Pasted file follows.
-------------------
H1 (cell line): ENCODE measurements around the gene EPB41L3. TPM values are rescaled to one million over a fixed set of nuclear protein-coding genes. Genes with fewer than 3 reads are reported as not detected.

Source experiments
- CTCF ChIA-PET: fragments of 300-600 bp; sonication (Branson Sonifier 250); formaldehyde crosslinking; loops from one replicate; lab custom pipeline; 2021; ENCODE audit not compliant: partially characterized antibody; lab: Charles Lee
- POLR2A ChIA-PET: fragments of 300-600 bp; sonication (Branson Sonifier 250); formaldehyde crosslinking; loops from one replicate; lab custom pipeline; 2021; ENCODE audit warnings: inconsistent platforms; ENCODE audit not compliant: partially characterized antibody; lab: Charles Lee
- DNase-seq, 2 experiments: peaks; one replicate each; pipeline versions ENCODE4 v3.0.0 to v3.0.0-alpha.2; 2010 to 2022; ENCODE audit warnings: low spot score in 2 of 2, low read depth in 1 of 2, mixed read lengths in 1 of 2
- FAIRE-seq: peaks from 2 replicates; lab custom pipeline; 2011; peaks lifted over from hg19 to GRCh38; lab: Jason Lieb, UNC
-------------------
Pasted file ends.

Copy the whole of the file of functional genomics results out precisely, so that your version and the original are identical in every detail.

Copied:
H1 (cell line): ENCODE measurements around the gene EPB41L3. TPM values are rescaled to one million over a fixed set of nuclear protein-coding genes. Genes with fewer than 3 reads are reported as not detected.

Source experiments
- CTCF ChIA-PET: fragments of 300-600 bp; sonication (Branson Sonifier 250); formaldehyde crosslinking; loops from one replicate; lab custom pipeline; 2021; ENCODE audit not compliant: partially characterized antibody; lab: Charles Lee
- POLR2A ChIA-PET: fragments of 300-600 bp; sonication (Branson Sonifier 250); formaldehyde crosslinking; loops from one replicate; lab custom pipeline; 2021; ENCODE audit warnings: inconsistent platforms; ENCODE audit not compliant: partially characterized antibody; lab: Charles Lee
- DNase-seq, 2 experiments: peaks; one replicate each; pipeline versions ENCODE4 v3.0.0 to v3.0.0-alpha.2; 2010 to 2022; ENCODE audit warnings: low spot score in 2 of 2, low read depth in 1 of 2, mixed read lengths in 1 of 2
- FAIRE-seq: peaks from 2 replicates; lab custom pipeline; 2011; peaks lifted over from hg19 to GRCh38; lab: Jason Lieb, UNC